Zinc Finger Nucleases
A zinc finger nuclease is a site-specific endonuclease designed to bind and cleave DNA at specific positions (see figure 1 and video 1). There are two protein domains. The first domain is the DNA binding domain, which consists of eukaryotic transcription factors and contain the zinc finger. The second domain is the nuclease domain, which consists of the FokI restriction enzyme and is responsible for the catalytic cleavage of DNA.
The DNA-binding domains of individual ZFNs typically contain between three and six individual zinc finger repeats and can each recognize between 9 and 18 basepairs. If the zinc finger domains are perfectly specific for their intended target site then even a pair of 3-finger ZFNs that recognize a total of 18 basepairs can, in theory, target a single locus in a mammalian genome. The most straightforward method to generate new zinc-finger arrays is to combine smaller zinc-finger "modules" of known specificity. The most common modular assembly process involves combining three separate zinc fingers that can each recognize a 3 basepair DNA sequence to generate a 3-finger array that can recognize a 9 basepair target site.
The non-specific cleavage domain from the type IIs restriction endonuclease FokI is typically used as the cleavage domain in ZFNs. This cleavage domain must dimerize in order to cleave DNA and thus a pair of ZFNs are required to target non-palindromic DNA sites. Standard ZFNs fuse the cleavage domain to the C-terminus of each zinc finger domain. In order to allow the two cleavage domains to dimerize and cleave DNA, the two individual ZFNs must bind opposite strands of DNA with their C-termini a certain distance apart.
Figure 1. A pair of ZFNs, each with three zinc fingers binding to target DNA, are shown introducing a double-strand break, at the FokI domain, depicted in yellow. Subsequently, the double strand break is shown as being repaired through either homology-directed repair or non-homologous end joining.
Gene Therapy Application
Zinc finger nucleases are useful to manipulate the genomes of many plants and animals. ZFNs are also used to create a new generation of genetic disease models called isogenic human disease models. Zinc finger nucleases have also been used in a clinical trial of CD4+ human T-cells with the CCR5 gene disrupted by zinc finger nucleases to be save as a potential treatment for HIV/AIDS. Custom-designed ZFNs that combine the non-specific cleavage domain (N) of FokI endonuclease with zinc-finger proteins (ZFPs) offer a general way to deliver a site-specific DSB to the genome, and stimulate local homologous recombination by several orders of magnitude. This makes targeted gene correction or genome editing a viable option in human cells. Since ZFN-encoding plasmids could be used to transiently express ZFNs to target a DSB to a specific gene locus in human cells, they offer an excellent way for targeted delivery of the therapeutic genes to a pre-selected chromosomal site. The ZFN-encoding plasmid-based approach has the potential to circumvent all the problems associated with the viral delivery of therapeutic genes. The first therapeutic applications of ZFNs are likely to involve ex vivo therapy using a patients own stem cells. After editing the stem cell genome, the cells could be expanded in culture and reinserted into the patient to produce differentiated cells with corrected functions. The initial targets will likely include the causes of monogenic diseases such as the IL2Rγ gene and the b-globin gene for gene correction and CCR5 gene for mutagenesis and disablement.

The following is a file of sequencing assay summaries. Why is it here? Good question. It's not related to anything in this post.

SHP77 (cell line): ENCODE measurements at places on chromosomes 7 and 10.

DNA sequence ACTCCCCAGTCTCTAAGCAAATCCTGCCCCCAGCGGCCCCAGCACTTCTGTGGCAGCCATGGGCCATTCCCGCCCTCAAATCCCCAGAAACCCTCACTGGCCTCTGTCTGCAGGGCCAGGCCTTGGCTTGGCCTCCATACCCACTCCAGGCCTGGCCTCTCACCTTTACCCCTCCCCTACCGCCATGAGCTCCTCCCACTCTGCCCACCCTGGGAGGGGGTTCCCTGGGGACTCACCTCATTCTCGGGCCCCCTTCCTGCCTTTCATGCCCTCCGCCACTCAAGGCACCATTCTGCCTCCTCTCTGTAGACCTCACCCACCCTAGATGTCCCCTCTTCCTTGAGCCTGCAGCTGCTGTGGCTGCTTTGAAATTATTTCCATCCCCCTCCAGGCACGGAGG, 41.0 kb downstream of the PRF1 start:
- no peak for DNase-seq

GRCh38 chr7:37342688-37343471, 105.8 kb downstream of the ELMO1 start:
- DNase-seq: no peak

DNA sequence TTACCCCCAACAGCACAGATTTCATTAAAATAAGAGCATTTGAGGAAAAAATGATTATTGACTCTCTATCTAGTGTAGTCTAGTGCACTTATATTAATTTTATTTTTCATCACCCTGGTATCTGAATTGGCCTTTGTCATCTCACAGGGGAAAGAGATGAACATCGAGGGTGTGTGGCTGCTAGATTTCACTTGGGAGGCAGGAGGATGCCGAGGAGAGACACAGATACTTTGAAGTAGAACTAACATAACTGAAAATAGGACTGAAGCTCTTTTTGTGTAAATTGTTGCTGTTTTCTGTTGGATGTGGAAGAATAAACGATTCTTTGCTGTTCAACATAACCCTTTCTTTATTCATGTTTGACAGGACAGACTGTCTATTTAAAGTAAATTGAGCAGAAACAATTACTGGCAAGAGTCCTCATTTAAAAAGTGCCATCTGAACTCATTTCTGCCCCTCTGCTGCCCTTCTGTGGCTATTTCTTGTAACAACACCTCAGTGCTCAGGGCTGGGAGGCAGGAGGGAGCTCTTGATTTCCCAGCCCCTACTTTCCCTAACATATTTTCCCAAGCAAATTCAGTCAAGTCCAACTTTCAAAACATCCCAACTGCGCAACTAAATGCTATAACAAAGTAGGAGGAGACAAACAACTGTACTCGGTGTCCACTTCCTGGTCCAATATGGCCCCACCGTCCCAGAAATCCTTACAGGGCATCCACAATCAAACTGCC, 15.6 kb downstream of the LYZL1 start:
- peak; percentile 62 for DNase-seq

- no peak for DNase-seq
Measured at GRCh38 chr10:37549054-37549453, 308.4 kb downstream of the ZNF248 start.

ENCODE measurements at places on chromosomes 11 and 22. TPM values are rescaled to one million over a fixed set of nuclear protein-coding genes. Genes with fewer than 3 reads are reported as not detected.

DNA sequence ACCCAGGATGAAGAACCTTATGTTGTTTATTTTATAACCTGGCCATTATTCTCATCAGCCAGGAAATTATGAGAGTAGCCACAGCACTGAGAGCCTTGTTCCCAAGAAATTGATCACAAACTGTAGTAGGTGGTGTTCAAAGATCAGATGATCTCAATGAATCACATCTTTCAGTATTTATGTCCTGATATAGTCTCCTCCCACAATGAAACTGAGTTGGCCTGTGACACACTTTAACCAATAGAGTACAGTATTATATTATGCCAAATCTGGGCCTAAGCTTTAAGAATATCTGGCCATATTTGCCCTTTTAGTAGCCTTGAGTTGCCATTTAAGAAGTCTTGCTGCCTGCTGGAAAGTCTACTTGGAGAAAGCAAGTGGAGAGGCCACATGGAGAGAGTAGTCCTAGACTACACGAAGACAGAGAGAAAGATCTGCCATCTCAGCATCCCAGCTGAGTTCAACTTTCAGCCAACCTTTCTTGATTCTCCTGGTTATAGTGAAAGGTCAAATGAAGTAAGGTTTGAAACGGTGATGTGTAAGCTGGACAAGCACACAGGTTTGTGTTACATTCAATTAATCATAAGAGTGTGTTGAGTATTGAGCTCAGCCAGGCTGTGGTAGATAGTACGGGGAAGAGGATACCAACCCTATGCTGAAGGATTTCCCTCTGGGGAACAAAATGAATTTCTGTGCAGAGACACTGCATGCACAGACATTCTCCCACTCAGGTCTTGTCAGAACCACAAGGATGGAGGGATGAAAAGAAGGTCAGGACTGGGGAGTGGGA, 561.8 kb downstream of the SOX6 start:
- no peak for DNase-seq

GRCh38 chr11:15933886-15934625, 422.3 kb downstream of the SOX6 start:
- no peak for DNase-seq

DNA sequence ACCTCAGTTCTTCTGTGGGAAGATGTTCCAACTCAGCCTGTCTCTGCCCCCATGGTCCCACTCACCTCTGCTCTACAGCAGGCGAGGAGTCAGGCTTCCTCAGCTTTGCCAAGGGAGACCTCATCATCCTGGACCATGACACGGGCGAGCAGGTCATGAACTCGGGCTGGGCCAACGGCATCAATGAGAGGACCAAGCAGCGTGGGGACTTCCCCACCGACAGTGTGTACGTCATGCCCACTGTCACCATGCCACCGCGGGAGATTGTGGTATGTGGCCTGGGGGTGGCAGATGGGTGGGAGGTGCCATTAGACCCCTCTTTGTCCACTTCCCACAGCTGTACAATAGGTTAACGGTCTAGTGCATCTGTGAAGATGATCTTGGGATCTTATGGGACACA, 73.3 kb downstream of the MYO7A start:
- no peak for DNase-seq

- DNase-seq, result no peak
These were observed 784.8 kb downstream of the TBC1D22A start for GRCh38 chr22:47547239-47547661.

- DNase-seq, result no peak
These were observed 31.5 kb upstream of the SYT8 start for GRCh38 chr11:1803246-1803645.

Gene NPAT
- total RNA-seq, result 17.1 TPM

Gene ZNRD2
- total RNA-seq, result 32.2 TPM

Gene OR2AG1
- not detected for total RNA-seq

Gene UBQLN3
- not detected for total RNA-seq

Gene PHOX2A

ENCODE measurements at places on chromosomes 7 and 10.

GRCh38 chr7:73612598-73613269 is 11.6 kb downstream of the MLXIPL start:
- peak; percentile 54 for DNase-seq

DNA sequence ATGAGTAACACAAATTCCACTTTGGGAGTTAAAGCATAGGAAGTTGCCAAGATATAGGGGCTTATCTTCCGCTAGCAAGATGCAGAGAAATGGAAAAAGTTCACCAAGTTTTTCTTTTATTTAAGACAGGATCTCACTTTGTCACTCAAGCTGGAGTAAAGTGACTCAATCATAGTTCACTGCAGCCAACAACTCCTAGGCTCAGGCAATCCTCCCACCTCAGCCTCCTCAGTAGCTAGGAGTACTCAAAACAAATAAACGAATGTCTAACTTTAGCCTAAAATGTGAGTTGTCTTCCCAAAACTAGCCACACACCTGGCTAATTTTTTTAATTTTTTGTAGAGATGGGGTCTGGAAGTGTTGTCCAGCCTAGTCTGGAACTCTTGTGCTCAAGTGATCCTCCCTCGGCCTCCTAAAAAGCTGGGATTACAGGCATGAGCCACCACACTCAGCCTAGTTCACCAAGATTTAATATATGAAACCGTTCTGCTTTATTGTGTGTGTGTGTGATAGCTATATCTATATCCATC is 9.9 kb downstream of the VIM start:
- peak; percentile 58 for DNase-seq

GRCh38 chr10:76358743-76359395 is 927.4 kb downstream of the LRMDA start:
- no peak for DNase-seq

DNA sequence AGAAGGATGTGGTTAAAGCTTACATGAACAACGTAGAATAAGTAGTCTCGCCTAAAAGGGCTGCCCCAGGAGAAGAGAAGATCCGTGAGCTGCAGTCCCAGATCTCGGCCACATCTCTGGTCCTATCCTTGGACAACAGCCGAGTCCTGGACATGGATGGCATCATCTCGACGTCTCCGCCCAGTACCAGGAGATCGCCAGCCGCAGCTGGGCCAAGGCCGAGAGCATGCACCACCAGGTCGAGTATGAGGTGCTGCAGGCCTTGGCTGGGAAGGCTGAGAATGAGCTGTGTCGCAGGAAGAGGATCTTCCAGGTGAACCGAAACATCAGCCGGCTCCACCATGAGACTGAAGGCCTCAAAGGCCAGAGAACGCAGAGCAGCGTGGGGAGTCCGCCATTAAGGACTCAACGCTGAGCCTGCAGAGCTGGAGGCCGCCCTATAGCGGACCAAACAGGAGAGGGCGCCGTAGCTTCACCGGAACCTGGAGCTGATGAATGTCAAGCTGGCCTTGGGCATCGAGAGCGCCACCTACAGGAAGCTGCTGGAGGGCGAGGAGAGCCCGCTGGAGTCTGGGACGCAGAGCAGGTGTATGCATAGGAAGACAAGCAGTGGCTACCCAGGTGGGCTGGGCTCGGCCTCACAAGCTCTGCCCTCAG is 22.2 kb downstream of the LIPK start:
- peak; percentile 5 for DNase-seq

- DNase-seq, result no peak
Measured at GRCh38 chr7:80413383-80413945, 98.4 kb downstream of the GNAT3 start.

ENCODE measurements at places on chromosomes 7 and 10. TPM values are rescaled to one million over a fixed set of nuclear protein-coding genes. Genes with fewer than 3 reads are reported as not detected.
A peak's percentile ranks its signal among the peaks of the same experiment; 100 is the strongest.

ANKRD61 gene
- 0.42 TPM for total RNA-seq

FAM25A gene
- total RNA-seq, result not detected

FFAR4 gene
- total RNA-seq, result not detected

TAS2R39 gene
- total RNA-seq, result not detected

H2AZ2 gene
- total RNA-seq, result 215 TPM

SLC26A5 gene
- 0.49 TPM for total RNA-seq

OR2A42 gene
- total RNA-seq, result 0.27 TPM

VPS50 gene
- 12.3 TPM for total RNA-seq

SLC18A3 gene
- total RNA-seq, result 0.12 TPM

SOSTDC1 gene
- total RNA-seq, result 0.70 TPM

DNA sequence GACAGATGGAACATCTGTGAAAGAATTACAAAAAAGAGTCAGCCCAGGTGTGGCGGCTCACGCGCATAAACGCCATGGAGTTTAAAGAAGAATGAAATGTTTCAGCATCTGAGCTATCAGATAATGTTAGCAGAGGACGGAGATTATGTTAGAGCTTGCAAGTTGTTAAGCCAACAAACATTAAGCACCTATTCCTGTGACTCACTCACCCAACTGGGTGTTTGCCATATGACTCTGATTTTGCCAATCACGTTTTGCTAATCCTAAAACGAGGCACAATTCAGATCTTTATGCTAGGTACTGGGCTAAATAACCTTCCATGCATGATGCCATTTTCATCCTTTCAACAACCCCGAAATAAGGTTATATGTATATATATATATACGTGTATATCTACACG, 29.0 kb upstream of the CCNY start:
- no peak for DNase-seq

Video 1. Gene-editing nucleases. In this video, Nature Methods technology editor Monya Baker explains how gene-editing nucleases work and why they were chosen as Nature Methods 'Method of the Year' for 2011.
Potential side effects
If the zinc finger domains are not specific enough for their target site or they do not target a unique site within the genome of interest, off-target cleavage may occur. Such off-target cleavage may lead to the production of enough double-strand breaks to overwhelm the repair machinery and, as a consequence, yield chromosomal rearrangements and/or cell death. Off-target cleavage events may also promote random integration of donor DNA. As with many foreign proteins inserted into the human body, there is a risk of an immunological response against the therapeutic agent and the cells in which it is active. Since the protein will need to be expressed only transiently, however, the time over which a response may develop is short.